The plan was to traverse the whole Oquirrh range, starting in Ophir, and tagging every summit from Lewiston (farthest south) to Kessler (farthest north), including all the sub peaks along the ridge until able to ski out the Black Rock Canyon down to I-80 and the Great Salt Lake. This would include at least 12 named peaks and numerous other undulations along the ridge. We figured the distance would be around 35 miles with a total vertical of...?

Up at 3:30 AM on Fri morning, we dropped a car at a view point of the Great Salt Lake around mile marker 101 on I-80. We then drove out to Ophir Canyon and began the familiar climb up to Lewiston Peak. Mostly in the dark, this went smoothly and about two hours later, one summit down, we moved over to Flat Top under grey, windy skies.

JD on the summit of Flat Top, Utah Valley in background.

From Flat Top looking north

On the ridge between Flat Top and Lowe Peak, the winds almost became unbearable. We both had every scrap of clothing we brought on and fully zipped. Questioning the weather, we pushed on, still able to retreat if needed. Unfortunately, JD failed to heed big brother's advice and only brought one set of skins. This proved unwise as his tail clip broke and he didn't have enough glue/stick to keep his skin intact over the next 30 miles. The solution proved to be using climbing tape to keep the tail in place. Transitions were speedy.

Looking back at Flat Top (Lewiston hidden)

Long way to go...

JD finding a strip of snow on the west aspect of the Lowe Peak. This typified the skiing of the day. NE faces looked much better but were wind loaded and often would lead to more difficult travel conditions or take us off route.

From Lowe, it was over a few more sub peaks to Kelsey Peak, named for the first woman to come to Utah. Beyond Kelsey, the ridge took us up to another prominent point where we were both knocked flat by wind gusts. I immediately hopped off the other side and transitioned, slightly sheltered from the wind. JD remained pinned by wind on the summit for a couple more minutes, clutching his skis, fearing being blown over the cornice.

Eventually, we made our way down the NE face and over the Butterfield Peaks. These small mountains lay on a more E/W ridge, which we traversed before dropping down to the top of Middle Canyon.

From one of the Butterfields looking south

At the pass, we stopped to melt snow and were bummed to find that my JetBoil stove wasn't functioning properly. It took near an hour to melt 3 liters. Impotent to change the situation, we waited in the cold.

I thought we were about a third to half of the way done. It was 2:00 PM and we'd been moving for 8 and 1/2 hours. On our feet again, we were stiff but quickly loosened up and found our way over West Mtn and Clipper Peak. It was at this point that the day took a 180 with clouds lifting and the winds calming. And, although the mountains became less impressive, the view was interesting.

JD on Clipper

The Sherpita waving at the mine workers

An old tram station? The traverse was full of odd decrepit structures.

Another shot of our destructive power

And one more because it was so mesmerizing

From here, we could see the rather low lying ridge that would take us to Farnsworth Peak. It looked intricate, riddled with shrubs and rock bands, but we could see a road on the other side which we could take up Farnsworth. We had about an hour of daylight left and chose to spend it melting snow, readying ourselves for a potentially long night.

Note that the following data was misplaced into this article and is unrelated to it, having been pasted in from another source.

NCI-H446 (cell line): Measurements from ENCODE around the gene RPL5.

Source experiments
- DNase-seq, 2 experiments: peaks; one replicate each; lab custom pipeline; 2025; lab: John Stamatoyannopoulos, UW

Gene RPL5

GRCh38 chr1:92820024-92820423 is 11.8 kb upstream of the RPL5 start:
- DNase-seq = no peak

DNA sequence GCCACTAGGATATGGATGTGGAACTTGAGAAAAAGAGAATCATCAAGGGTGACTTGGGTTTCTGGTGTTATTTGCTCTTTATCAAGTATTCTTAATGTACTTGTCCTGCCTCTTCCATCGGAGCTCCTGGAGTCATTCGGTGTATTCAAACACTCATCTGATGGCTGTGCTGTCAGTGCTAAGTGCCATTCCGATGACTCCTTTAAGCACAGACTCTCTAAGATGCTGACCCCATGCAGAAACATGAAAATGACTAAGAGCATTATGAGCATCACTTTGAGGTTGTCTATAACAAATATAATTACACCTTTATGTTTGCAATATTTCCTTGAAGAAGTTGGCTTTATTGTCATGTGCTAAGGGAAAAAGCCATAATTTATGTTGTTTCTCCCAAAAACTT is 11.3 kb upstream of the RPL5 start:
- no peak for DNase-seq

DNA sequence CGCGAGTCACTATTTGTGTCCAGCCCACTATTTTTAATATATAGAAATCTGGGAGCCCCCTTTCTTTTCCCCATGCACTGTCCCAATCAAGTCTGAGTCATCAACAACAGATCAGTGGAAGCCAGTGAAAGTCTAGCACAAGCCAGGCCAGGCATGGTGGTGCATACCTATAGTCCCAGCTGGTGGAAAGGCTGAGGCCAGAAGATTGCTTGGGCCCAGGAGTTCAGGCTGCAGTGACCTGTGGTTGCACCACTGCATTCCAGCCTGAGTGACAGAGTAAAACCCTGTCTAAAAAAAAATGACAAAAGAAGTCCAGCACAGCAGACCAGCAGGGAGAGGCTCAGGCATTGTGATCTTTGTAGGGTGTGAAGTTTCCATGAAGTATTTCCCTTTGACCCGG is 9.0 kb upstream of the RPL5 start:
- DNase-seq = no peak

Blurry pic of our dear friend the moon which allowed us to travel and ski for hours without headlamps.

We made it through to Farnsworth relatively unscathed. The ridge did not let up with a few more ups and downs leading to Kessler.

More structures

We took another hour to melt snow and then while heading up Kessler, my wife called wondering how much longer I'd be gone. I optimistically guessed 2 more hours. Hmmm. On Kessler, we traversed under the radio towers, skied it's North Ridge, and found ourselves looking up at one last peak. After midnight, out of water, and hungry, we pushed for the top...

Where we were startled to find ourselves staring at one last peak...

Heartbreaking but kind of funny.

After one AM, out of water, and hungry, we pushed for the top...

This time, the great black expanse of the Great Salt Lake opened before us with the dimly lit I-80 corridor running along its south shore. We ripped skins for the last time and picked our way through cliff bands and gullies until our skis began to moan from the shark fins lurking under the increasingly shallow snow pack. From there it was another few miles on foot, crossing dirt roads and rail road tracks before finally stumbling out onto I-80 and stopping the watch at 21 hours and 10 minutes.

A view of our amazing 3000 foot moonlit descent down Black Rock Canyon.

For those unfamiliar, this is the big north facing bowl just west of the smokestack on the end of the range. We ended up right at the eastbound off ramp at mile marker 102. Unfortunately, we parked our car at the viewing pullout around mile 101ish? Feet haggard, we pulled off our boots, stashed our gear, and walked barefoot along I-80 for a mile back to the car.

So, has the Oquirrh Traverse been done before? Probably. In a day (IAD = under 24 hrs as is common in rock climbing parlance)? Probably not. And, the line we established from the VERY southernmost peak to the shore of the Great Salt Lake on I-80 is, at least in my mind, proud. It was between 36 and 40 miles and gained 16,000 vertical. We were unsupported, and it was all onsight except the beginning up to Lewiston/Flat Top as we'd done that "approach" last week. This was a great tick for me and the first of a few big projects this year. We could have been faster for sure. A broken skin and malfunctioning stove killed hours. That leaves some room for the next guys though. You know who you are...